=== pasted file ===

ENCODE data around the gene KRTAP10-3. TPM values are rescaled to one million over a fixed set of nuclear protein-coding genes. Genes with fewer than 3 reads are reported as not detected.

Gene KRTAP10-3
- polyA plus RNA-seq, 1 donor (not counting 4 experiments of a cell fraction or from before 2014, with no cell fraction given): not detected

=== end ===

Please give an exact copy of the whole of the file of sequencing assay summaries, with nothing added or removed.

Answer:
ENCODE data around the gene KRTAP10-3. TPM values are rescaled to one million over a fixed set of nuclear protein-coding genes. Genes with fewer than 3 reads are reported as not detected.

Gene KRTAP10-3
- polyA plus RNA-seq, 1 donor (not counting 4 experiments of a cell fraction or from before 2014, with no cell fraction given): not detected